using the arrow buttons.
by clicking on the page.
the page around when zoomed in by dragging it.
the zoom using the slider when zoomed-in.
by clicking on the zoomed-in page.
by entering text in the search field, and select "This Issue" or "All Issues"
by clicking on thumbnails to select pages, and then press the print button.
displays sections with thumbnails and descriptions.
displays a slider of thumbnails. Click on a page to jump.
allows you to browse the full archive.
about your subscription?
Lions Roar : January 2009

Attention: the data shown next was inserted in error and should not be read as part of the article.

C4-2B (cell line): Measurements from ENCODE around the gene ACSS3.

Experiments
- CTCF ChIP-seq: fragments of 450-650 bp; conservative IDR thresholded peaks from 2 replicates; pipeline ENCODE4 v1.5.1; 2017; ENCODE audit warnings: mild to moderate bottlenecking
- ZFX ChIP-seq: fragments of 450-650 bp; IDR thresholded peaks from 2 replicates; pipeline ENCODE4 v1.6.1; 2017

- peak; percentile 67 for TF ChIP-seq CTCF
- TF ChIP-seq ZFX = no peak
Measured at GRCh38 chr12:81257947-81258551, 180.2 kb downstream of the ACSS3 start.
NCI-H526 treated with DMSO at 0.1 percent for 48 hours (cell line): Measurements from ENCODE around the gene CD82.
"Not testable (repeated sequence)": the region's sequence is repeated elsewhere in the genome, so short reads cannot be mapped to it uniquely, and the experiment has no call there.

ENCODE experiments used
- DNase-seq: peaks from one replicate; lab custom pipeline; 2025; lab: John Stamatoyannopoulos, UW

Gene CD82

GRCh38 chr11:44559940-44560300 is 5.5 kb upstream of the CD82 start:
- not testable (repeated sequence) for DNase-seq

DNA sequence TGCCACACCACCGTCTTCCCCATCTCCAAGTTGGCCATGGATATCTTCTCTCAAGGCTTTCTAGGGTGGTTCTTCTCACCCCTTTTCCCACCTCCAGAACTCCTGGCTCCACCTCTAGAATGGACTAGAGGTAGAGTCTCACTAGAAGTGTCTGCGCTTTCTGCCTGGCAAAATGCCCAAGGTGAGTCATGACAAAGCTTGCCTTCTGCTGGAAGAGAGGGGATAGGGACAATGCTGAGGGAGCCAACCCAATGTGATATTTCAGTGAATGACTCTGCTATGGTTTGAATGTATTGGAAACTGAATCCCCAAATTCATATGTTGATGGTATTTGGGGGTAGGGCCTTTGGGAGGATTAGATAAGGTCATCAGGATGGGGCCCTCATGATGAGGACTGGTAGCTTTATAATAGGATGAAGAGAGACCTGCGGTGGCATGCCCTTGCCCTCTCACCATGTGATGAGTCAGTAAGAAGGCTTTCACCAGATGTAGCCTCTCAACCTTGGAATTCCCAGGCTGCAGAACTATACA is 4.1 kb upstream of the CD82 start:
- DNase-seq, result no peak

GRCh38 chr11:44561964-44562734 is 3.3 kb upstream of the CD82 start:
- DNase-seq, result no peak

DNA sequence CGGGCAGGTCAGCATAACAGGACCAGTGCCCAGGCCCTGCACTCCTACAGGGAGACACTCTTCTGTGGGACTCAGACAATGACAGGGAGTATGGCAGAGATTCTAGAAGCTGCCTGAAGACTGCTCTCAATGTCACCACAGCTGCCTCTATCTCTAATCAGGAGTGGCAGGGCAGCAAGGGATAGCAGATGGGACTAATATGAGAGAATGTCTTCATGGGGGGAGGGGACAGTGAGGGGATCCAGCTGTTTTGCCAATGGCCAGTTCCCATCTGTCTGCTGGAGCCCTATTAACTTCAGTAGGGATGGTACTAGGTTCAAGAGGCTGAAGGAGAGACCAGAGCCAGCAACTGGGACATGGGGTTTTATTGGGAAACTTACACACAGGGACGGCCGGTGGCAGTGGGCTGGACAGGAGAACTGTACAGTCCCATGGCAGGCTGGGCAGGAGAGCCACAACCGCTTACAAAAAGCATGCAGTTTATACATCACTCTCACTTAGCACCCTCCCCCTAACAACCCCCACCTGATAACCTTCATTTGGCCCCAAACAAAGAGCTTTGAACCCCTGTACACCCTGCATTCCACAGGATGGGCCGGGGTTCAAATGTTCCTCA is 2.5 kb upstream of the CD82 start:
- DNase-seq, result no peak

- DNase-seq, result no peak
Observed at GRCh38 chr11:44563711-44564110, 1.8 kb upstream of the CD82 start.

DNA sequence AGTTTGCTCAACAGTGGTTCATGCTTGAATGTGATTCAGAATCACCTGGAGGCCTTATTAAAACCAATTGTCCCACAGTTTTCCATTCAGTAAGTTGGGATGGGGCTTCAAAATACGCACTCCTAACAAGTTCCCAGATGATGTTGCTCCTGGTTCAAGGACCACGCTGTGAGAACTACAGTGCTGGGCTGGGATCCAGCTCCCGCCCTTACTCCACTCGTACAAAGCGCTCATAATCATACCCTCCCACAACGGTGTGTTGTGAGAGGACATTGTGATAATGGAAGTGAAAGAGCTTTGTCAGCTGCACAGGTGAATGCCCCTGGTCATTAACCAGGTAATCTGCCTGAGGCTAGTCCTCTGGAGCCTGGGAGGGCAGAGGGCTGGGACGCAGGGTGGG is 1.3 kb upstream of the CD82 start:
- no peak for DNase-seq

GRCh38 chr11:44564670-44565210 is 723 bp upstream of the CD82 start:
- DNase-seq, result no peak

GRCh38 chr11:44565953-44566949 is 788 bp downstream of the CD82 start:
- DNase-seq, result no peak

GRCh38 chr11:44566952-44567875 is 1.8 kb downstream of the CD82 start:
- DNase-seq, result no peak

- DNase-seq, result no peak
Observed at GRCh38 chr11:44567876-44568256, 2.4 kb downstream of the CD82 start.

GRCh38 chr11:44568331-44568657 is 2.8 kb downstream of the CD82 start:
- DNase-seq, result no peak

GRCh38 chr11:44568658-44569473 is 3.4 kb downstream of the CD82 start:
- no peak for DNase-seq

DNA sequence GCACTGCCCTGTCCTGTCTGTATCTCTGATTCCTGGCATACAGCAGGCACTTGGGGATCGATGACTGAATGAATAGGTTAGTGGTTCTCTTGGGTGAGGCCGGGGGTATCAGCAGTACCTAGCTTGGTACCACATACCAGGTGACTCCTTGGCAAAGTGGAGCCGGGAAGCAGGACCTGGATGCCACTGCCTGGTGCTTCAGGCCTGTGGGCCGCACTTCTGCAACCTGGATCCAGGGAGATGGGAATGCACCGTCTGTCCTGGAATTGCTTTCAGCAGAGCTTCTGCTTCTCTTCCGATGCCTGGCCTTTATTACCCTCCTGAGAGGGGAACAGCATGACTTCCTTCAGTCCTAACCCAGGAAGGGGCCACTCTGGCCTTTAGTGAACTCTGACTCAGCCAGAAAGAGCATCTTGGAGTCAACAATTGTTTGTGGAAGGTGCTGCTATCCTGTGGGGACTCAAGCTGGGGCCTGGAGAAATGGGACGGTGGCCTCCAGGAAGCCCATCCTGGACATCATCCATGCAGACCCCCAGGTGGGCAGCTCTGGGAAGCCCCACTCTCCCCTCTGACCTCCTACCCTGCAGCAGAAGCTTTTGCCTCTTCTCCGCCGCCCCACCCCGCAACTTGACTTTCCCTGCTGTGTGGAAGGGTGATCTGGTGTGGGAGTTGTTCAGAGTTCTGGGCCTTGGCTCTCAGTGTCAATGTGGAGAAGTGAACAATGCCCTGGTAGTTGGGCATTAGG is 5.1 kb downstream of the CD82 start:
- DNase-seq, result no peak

SHAMBHALA SUN JANUARY 2009 83 Anyone can build a house of wood and bricks, but the Buddha taught that that sort of home is not our real home; it’s only nominally ours. It is a home in the world and it follows the ways of the world. Our real home is inner peace. An external, material home may well be pretty but it is not very peaceful. There’s this worry and then that, this anxiety and then that. So we say it is not our real home, it is external to us. Sooner or later we’ll have to give it up. It’s not a place we can live in perma- nently because it doesn’t truly belong to us, it’s part of the world. Our body is the same: we take it to be self, to be “me” and “mine,” but in fact it’s not really so at all. It’s another worldly home. Your body has followed its natural course from birth until now; it’s old and sick and you can’t forbid it from doing that. That’s the way it is. Conditions are impermanent and un- stable; having come into being they dis- appear, having arisen they pass away. And yet everyone wants them to be permanent. This is foolishness. As soon as we’re born, we’re dead. Our birth and our death are just one thing. It’s like a tree: when there’s a root there must be twigs. When there are twigs, there must be a root. You can’t have one with- out the other. It’s a little funny to see how at a death people are so grief-stricken and distracted, fearful and sad, and at a birth how happy and delighted. It’s delusion; nobody has ever looked at this clearly. I think if you really want to cry, then it would be better to do so when someone’s born. For actually birth is death, death is birth, the root is the twig, the twig is the root. If you’ve got to cry, cry at the root, cry at the birth. Look closely: if there were no birth, there would be no death. Can you understand this? Don’t think a lot. Just think, “This is the way things are.” It’s your work, your duty. Right now nobody can help you; there is nothing that your family and your posses- sions can do for you. All that can help you now is correct awareness. So don’t waver. Let go. Throw it all away. —JANUARY, 1994 ♦ www.festivalmedia.org THE BEST BUDDHIST CINEMA ON DVD A FILM BY MICHAEL H. WILSON The inside story of the making of Kundun FEATURING H.H. the 14 th Dalai Lama Academy Award® winner Martin Scorsese INTERVIEWS WITH the Tibetan cast Melissa Mathison Dante Ferretti Filmed on location in Morocco and India AT RETAILERS EVERYWHERE SEE THE TRAILER ONLINE NOW ON DVD dzogchen thenatural greatperfection DZOGCHEN RETREATS WITH LAMA SURYADAS Dzogchen is the consummate practice of Tibetan Buddhism. Consideredby manytobe "theteaching of our time," Dzogchen is direct, immediate,essentialized, adaptable, and profound: apure awareness practice applicable to any circumstance andreadily integrated into modern life. Dzogchen,often translated as the Natural Great Perfection, directly introduces us to our inner Buddha, the inherent freedom, purity and perfection of being that is our true nature. Dzogchen Center Meditation Retreats areheldacross the country, throughout theyear as shownbelow: DZOGCHEN M EDITAT IONRETREATS Garrison, NY Winter January3– 11, 2009 Joshua Tr ee,CA Spring March 21 –March 29, 2009 Garrison, NY Summer July 24 –August 2, 2009 MULT IPLE TEACHINGSDAILY•NOBLESILENCE • BEAUTIFUL SURROUNDINGS VEGETARIAN MEALS•PRIVATE, SEMI-PRIVAT E, AND DORMROOMS AVAILABLE For complete information and secure on-line registration forall of these scheduled events, go to www.dzogchen.org/retreats, e-mail